Although this court has never previously addressed the issue, we have recognized the elementary principle that "[j]urisdiction of both the subject matter and the parties is essential to the rendition of a valid judgment . . . ." Johnson v. Johnson, 86 N.W.2d 647, 651 (N.D. 1957). Accord Reliable, Inc. v. Stutsman County Commission, 409 N.W.2d 632, 634 (N.D. 1987); see also Matter of Estate of Hansen, 458 N.W.2d 264, 268 (N.D. 1990) ["A judgment is void if the court lacked subject matter jurisdiction over the action or if the court lacked personal jurisdiction over the parties."] It is also firmly established that valid service of process is necessary in order to assert personal jurisdiction over a defendant. Mid-Continent Wood Products, Inc. v. Harris, 936 F.2d 297, 301 (7th Cir. 1991); Sieg v. Karnes, 693 F.2d 803, 807 (8th Cir. 1982); Farrington, supra. "Rule 4 deals extensively with service of original process, which is the means of securing jurisdiction by the court over the defendant's person or over the res. Without jurisdiction over the person or the res, the court cannot render a valid judgment, even if it has subject-matter jurisdiction." 2 J. Moore and J. Lucas, Moore's Federal Practice, ¶ 4.02, at p. 4-66 (2d ed. 1991) [Footnote omitted].
NDRCivP 12(b)(iv) authorizes a motion to dismiss for insufficiency of service of process. A defendant may join objections to jurisdiction under Rule 12(b) "with a motion to dismiss for failure to state a claim or any other defenses that are assertable by motion without waiving the jurisdictional defense." 5 Wright & Miller, Federal Practice and Procedure: Civil 2d § 1351, at pp. 243-244 (1990) [Footnote omitted]. Thus, the defendants, by joining the motion to dismiss for insufficiency of service of process with the motion for summary judgment on the merits, did not waive their jurisdictional defense. E.g., Harrison v. Prather, 404 F.2d 267, 272 (5th Cir. 1968).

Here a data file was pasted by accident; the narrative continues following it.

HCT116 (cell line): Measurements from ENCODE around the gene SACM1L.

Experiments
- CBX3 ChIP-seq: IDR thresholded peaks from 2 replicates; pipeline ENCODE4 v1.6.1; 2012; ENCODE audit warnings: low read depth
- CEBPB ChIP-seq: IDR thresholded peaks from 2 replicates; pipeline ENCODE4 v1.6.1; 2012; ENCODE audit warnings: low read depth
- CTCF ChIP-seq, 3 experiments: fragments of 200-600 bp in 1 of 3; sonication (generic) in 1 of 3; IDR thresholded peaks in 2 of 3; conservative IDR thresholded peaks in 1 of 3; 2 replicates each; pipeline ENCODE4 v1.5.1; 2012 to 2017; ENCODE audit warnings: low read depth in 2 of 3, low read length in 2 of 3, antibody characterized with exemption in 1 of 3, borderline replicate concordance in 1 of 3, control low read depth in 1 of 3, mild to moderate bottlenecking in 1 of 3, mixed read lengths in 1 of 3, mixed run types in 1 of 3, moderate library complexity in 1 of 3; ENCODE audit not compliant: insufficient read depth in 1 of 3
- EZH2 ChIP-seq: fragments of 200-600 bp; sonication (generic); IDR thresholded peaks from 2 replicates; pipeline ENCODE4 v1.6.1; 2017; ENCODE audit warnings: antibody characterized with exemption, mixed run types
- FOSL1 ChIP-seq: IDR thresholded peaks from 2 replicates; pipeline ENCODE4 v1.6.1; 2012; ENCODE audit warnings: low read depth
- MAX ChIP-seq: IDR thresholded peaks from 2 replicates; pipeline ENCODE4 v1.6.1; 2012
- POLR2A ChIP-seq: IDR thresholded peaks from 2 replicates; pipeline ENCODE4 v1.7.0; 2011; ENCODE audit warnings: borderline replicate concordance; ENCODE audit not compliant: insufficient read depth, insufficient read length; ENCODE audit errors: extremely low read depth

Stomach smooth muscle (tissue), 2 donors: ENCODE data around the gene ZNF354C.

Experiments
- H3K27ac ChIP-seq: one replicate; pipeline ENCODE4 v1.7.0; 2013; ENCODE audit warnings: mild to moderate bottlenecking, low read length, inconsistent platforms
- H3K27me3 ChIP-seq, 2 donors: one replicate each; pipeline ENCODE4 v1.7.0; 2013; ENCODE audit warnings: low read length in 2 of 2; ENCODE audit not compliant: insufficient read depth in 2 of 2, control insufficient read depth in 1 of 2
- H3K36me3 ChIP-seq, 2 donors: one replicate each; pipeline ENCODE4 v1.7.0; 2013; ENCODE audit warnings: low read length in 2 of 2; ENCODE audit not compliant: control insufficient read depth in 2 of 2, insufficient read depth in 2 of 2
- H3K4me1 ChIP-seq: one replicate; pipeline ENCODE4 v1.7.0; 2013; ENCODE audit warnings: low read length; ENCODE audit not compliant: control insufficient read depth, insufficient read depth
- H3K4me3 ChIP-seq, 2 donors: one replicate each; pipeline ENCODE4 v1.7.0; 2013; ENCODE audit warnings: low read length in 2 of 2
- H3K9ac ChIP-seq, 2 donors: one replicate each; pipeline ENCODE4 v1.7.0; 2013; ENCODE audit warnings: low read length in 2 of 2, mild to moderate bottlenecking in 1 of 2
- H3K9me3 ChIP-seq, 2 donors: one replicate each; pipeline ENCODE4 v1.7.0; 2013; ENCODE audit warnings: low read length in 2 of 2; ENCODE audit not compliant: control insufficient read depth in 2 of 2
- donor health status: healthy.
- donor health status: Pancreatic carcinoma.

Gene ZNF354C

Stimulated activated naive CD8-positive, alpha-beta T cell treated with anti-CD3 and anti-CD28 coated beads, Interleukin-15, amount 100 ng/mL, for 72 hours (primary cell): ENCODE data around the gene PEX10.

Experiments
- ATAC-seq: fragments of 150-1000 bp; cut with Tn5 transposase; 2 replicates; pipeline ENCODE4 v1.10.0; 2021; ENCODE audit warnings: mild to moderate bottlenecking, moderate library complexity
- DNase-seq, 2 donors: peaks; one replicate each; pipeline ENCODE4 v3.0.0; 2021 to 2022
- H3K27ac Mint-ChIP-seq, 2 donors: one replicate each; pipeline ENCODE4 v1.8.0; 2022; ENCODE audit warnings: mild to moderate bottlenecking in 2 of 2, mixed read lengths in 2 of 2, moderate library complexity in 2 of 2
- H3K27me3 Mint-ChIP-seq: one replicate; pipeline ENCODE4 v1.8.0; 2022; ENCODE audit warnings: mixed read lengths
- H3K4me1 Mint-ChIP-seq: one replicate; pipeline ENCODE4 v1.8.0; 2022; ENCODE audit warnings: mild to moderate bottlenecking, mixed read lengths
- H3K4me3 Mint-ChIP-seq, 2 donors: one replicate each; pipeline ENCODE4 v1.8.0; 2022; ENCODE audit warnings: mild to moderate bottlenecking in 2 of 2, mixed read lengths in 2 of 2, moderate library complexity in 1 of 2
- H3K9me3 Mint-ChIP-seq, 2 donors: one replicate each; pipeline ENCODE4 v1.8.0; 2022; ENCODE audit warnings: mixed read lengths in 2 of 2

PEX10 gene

Cases which have addressed a court's authority to rule on a motion to dismiss based on the merits that has been joined with a motion to dismiss for lack of personal jurisdiction under federal Rule 12(b) or comparable state rules appear to fall into three categories. The first category involves federal district court decisions. They routinely apply the general rule that "when the court is confronted by a motion raising a combination of Rule 12(b) defenses, it will pass on the jurisdictional issues before considering whether a claim was stated by the complaint." 5 Wright & Miller, supra, at p. 244 [Footnote omitted]. See also 2A J. Moore and J. Lucas, Moore's Federal Practice, ¶ 1 12.12, at p. 12-92 (2d ed. 1991). They reason that "the Court must first decide if it has jurisdiction over the defendants' person, for lacking this the remainder of its ruling would be wasted effort." Willis v. Semmes, Bowen & Semmes, 441 F.Supp. 1235, 1238 (E.D.Va. 1977). Only if the courts decide that personal jurisdiction has been established, do they reach the motion to dismiss on the merits. E.g., Britton v. Cann, 682 F.Supp. 110, 113 (D.N.H. 1988); Rios v. Marshall, 530 F.Supp. 351, 367 (S.D.N.Y. 1981); Scullin Steel Co. v. Nat'l Ry. Utilization Corp., 520 F.Supp. 383, 388 (E.D.Mo. 1981); Bruce v. Fairchild Industries, Inc., 413 F.Supp. 914, 916 (W.D.Okla. 1974); Instituto Per Lo Sviluppo Econ. Dell' Ital. v. Sperti Prod., Inc., 47 F.R.D. 530, 532 (S.D.N.Y. 1969).
The second category involves appellate court cases in which the trial court had ruled in favor of a defendant on a motion to dismiss on the merits but had declined to rule on the defendant's alternative motion to dismiss for lack of personal jurisdiction. The seminal case in this category is Arrowsmith v. United Press International, 320 F.2d 219 (2d Cir. 1963), in which the court vacated the judgment dismissing the complaint for failure to state a claim and remanded for consideration of the personal jurisdiction issue. The court reasoned: